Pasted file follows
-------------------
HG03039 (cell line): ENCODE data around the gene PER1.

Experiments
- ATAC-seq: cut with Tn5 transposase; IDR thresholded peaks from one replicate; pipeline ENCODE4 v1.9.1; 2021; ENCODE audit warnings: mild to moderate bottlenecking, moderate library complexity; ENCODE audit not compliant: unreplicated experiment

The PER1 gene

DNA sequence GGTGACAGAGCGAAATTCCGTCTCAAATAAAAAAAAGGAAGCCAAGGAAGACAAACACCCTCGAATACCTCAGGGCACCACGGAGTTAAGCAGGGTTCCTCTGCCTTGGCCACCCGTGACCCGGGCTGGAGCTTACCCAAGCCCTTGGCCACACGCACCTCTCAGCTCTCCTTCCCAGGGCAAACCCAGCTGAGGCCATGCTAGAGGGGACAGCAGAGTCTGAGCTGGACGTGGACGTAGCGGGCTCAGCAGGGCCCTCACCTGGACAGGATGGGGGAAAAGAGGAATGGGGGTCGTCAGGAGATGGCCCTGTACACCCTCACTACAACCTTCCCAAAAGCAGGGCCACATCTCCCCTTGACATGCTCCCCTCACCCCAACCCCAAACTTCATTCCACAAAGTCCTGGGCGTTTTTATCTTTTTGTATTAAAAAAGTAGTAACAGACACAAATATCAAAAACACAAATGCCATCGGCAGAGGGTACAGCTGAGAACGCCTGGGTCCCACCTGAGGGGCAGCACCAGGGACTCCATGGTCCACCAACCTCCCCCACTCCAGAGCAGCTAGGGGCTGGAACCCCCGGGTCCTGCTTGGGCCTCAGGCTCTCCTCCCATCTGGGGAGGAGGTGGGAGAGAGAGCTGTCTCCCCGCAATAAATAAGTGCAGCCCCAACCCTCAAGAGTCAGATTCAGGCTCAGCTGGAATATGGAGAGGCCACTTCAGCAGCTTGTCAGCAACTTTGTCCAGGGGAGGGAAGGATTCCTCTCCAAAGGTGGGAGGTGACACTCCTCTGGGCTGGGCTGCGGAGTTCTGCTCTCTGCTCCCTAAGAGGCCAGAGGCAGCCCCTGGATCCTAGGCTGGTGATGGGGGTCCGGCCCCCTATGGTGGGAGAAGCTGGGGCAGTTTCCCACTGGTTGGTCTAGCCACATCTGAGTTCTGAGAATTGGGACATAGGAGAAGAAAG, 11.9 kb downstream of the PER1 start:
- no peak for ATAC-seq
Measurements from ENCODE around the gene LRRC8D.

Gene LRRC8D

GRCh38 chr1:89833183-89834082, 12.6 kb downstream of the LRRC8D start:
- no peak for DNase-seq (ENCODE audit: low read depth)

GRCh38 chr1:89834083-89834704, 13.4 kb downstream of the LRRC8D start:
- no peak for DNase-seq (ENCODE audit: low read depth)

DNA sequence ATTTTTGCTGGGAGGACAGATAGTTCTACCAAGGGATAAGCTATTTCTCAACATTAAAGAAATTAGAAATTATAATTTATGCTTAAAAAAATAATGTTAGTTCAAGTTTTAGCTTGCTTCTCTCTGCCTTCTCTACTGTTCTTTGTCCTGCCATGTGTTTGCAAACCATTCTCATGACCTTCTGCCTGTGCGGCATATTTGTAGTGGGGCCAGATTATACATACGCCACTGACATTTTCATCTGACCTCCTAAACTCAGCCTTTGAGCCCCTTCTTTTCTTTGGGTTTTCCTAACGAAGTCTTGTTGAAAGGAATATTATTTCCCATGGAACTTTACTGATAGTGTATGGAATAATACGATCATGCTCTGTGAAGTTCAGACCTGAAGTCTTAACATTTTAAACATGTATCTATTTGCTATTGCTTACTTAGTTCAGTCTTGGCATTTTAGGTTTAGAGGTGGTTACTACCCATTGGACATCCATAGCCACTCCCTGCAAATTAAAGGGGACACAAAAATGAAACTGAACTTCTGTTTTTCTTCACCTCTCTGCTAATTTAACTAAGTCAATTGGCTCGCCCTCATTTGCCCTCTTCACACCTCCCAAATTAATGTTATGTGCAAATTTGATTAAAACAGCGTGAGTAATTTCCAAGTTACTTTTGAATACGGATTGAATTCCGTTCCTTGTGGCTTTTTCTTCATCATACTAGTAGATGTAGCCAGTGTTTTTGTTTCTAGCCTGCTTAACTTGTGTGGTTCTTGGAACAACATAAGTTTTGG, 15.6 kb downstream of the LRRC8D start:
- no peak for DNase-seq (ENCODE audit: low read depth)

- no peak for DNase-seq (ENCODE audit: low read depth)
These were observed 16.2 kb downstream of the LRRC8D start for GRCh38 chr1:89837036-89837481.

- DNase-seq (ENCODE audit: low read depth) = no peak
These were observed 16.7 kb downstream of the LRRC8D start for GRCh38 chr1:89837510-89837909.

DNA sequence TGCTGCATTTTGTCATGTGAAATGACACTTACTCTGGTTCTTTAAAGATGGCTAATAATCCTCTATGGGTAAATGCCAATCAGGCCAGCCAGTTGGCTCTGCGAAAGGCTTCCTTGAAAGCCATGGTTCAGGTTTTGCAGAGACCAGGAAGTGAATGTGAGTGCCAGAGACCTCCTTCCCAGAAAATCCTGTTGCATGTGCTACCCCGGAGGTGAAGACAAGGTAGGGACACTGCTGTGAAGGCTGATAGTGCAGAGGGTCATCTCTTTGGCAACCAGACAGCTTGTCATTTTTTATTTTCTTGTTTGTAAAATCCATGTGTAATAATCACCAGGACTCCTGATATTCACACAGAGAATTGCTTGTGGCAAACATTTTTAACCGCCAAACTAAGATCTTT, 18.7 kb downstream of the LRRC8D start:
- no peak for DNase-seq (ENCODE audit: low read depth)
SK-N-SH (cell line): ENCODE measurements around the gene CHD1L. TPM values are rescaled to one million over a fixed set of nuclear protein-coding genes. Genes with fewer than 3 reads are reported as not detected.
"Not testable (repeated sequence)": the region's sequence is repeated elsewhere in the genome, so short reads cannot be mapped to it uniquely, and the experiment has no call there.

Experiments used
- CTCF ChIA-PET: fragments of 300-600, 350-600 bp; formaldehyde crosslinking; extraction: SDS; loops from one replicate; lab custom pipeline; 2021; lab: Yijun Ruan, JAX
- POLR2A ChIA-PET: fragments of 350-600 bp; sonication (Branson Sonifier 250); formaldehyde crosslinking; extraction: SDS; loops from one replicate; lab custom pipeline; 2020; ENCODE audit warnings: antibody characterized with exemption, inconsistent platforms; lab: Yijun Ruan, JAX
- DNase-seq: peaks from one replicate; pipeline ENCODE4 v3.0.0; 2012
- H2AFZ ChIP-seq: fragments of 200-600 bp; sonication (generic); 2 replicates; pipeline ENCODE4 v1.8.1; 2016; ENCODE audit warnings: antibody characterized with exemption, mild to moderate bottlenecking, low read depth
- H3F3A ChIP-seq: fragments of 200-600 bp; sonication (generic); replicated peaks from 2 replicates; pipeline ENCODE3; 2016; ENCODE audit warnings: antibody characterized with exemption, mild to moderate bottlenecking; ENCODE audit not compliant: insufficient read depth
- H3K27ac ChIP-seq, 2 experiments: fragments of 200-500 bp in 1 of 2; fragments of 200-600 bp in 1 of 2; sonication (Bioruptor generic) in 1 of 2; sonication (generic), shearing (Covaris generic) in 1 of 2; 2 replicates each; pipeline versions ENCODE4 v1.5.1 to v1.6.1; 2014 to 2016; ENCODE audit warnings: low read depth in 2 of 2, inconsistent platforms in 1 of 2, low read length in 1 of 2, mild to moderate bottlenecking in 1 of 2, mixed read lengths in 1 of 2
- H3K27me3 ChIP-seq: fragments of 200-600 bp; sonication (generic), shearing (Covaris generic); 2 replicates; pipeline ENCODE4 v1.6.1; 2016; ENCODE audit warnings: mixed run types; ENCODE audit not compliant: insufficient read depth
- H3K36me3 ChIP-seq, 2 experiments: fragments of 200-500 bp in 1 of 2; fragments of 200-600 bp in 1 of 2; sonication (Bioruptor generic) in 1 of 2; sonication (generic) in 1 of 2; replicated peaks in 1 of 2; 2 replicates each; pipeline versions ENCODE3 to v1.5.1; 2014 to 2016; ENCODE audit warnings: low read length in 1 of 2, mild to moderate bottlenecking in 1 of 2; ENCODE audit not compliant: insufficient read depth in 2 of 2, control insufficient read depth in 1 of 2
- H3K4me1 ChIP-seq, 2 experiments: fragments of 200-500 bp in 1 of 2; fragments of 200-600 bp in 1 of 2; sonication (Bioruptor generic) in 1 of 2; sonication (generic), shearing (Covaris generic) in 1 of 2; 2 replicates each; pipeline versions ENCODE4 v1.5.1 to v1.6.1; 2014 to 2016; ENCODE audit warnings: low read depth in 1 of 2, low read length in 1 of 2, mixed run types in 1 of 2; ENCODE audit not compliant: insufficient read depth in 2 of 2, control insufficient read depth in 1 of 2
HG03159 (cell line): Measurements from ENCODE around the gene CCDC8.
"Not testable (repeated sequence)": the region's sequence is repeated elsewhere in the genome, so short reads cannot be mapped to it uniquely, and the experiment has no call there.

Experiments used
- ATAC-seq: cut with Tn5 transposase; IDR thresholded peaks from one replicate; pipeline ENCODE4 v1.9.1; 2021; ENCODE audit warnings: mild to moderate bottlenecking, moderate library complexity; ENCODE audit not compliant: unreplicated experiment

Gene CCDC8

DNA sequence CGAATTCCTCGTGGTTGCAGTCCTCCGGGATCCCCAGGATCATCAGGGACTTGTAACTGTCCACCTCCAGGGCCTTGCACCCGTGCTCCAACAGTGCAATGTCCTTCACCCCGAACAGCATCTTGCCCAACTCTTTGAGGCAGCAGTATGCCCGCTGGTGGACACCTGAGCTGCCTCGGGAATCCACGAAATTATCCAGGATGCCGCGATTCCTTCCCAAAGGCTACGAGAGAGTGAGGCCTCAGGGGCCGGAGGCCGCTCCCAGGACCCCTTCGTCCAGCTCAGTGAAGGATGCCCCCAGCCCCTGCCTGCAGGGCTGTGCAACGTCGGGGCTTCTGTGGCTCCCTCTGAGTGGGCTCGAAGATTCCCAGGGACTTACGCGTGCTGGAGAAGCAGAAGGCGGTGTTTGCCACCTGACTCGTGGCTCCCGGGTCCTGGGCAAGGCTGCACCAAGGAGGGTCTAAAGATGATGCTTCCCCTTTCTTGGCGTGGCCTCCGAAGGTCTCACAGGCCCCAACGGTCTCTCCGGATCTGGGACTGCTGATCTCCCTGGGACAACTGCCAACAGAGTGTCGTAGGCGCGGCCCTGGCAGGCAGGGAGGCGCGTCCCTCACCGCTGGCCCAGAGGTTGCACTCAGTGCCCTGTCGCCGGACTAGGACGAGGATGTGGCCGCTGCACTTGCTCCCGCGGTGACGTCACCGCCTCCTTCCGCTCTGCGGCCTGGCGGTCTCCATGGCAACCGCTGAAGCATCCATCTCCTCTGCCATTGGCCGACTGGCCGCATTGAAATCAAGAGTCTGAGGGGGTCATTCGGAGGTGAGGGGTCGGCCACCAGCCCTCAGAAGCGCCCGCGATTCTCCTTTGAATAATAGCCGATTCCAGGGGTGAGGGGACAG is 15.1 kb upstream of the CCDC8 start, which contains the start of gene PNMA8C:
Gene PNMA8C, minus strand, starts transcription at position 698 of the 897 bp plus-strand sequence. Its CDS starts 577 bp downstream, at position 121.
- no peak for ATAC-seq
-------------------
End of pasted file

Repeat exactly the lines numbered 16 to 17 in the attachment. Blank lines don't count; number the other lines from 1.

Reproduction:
These were observed 16.2 kb downstream of the LRRC8D start for GRCh38 chr1:89837036-89837481.

- DNase-seq (ENCODE audit: low read depth) = no peak